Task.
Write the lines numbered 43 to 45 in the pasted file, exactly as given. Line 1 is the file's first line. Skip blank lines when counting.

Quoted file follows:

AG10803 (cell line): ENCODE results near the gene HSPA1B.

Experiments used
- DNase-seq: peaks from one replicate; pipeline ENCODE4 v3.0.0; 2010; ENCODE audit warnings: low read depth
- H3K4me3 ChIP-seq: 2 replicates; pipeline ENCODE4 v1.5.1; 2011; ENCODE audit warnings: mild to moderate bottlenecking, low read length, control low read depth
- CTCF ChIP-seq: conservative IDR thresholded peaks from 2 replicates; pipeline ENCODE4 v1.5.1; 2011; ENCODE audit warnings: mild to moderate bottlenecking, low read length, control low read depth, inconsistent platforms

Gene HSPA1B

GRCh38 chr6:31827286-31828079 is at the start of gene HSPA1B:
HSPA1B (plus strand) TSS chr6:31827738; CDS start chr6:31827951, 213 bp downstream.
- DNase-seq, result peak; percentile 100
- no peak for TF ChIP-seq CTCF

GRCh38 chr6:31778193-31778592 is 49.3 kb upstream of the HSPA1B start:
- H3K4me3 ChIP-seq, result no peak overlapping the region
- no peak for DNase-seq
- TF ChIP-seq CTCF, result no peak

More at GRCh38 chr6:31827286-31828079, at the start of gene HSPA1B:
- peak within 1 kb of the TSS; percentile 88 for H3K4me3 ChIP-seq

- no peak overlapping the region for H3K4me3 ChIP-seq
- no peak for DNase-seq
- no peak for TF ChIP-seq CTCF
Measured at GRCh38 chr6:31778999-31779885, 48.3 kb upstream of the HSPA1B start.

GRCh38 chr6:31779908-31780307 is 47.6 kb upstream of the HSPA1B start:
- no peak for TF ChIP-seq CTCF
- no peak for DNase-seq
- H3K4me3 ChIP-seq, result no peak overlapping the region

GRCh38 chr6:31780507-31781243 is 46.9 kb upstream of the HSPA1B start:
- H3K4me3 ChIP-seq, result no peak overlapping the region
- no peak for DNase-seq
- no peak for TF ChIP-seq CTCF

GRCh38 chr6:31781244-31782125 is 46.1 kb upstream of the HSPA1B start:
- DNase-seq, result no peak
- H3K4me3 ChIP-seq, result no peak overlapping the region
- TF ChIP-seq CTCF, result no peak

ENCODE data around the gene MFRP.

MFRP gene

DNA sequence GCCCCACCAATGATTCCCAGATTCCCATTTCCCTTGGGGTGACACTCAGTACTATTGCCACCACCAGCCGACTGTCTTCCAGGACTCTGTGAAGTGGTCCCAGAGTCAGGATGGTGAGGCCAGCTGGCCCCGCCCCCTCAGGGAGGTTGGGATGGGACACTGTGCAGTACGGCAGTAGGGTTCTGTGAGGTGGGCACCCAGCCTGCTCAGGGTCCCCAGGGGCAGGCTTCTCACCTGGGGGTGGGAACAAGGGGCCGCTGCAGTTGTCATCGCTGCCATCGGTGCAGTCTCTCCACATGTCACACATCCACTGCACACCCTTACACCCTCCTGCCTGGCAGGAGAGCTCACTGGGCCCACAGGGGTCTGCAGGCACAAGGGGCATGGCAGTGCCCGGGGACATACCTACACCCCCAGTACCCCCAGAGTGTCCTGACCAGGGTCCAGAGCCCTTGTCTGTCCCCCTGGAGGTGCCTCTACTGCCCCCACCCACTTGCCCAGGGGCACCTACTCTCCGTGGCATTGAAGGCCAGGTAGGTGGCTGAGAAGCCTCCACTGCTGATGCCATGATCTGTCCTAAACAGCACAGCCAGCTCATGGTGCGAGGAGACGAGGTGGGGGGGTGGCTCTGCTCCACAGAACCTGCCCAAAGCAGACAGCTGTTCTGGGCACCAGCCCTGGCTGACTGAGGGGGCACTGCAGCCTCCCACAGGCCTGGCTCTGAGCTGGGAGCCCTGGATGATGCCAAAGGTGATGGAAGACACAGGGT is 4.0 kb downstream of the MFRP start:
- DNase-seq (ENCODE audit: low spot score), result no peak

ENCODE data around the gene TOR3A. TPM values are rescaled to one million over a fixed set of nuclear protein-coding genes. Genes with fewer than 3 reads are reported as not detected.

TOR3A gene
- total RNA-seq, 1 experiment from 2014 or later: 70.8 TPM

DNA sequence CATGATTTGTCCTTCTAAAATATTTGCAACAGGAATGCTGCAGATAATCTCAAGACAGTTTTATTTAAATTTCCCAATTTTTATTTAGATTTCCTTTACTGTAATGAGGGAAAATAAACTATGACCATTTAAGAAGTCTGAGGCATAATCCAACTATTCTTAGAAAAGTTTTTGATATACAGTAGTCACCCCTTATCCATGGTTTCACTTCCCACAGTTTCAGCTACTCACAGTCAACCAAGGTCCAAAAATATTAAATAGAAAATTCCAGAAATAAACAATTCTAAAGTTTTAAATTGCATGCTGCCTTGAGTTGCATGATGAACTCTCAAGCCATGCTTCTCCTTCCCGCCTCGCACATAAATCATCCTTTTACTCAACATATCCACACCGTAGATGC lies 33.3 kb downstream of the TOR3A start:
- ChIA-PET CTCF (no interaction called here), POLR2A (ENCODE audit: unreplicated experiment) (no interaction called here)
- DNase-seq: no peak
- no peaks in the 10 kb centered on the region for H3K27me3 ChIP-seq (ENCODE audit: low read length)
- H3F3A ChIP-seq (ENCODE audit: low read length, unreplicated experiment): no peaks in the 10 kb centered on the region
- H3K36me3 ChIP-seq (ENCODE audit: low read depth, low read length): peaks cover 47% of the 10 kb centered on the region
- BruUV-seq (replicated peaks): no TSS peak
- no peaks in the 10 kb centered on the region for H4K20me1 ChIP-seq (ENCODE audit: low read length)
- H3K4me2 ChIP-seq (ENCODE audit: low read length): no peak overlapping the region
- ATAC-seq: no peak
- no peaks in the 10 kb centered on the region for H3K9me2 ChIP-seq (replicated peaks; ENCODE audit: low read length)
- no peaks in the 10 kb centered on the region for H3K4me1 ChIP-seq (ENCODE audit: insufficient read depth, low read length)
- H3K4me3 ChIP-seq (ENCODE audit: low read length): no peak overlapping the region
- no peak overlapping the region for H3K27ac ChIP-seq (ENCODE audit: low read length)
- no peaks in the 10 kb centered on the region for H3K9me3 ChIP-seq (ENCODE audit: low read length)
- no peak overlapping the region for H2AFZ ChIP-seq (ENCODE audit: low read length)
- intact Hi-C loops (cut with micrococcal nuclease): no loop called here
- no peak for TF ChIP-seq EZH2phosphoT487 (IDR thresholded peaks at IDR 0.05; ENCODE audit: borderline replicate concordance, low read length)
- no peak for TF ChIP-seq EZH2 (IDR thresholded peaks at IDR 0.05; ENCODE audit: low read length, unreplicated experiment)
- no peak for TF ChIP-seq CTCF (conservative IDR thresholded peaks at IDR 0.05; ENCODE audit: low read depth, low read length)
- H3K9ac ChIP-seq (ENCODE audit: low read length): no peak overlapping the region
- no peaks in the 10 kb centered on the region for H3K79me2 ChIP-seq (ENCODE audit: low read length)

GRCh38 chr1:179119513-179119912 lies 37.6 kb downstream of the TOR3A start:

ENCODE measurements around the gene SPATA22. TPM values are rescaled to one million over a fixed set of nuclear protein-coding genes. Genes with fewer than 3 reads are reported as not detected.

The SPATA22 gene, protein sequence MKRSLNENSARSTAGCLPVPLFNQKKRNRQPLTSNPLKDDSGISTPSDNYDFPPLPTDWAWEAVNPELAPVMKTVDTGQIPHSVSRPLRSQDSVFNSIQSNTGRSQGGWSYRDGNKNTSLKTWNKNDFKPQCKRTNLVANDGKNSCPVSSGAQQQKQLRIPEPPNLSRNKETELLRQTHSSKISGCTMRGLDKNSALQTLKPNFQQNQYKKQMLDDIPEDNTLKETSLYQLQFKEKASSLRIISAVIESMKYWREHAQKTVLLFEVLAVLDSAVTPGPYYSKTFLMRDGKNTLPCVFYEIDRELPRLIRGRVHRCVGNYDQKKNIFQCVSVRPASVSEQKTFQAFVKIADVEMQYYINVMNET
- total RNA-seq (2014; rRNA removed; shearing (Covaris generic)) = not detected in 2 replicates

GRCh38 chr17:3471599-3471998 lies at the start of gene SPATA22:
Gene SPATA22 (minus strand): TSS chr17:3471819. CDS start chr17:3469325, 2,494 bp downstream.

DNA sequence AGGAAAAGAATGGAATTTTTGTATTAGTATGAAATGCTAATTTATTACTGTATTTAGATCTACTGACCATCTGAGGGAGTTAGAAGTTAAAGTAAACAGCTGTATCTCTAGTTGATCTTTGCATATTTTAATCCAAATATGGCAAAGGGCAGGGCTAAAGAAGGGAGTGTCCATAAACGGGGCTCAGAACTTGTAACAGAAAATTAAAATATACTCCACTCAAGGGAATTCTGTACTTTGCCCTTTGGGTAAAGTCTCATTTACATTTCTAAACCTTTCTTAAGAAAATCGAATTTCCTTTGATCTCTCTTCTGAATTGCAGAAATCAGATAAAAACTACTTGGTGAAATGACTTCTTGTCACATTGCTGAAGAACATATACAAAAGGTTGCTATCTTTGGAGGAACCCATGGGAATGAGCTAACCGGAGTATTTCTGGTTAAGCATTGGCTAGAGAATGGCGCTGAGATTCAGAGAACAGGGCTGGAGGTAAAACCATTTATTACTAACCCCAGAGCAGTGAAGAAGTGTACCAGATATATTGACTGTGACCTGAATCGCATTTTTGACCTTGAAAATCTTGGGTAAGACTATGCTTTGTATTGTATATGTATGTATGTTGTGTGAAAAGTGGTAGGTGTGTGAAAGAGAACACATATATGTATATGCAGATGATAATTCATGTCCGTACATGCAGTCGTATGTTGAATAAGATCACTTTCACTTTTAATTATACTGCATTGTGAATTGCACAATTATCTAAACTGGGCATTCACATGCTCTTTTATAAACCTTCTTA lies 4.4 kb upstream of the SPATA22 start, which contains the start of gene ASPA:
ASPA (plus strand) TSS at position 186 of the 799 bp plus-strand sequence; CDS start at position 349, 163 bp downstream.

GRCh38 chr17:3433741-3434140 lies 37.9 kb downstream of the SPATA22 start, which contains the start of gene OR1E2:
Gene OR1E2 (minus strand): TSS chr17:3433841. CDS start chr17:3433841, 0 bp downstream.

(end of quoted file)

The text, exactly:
- no peaks in the 10 kb centered on the region for H3K27me3 ChIP-seq (ENCODE audit: low read length)
- H3F3A ChIP-seq (ENCODE audit: low read length, unreplicated experiment): no peaks in the 10 kb centered on the region
- H3K36me3 ChIP-seq (ENCODE audit: low read depth, low read length): peaks cover 47% of the 10 kb centered on the region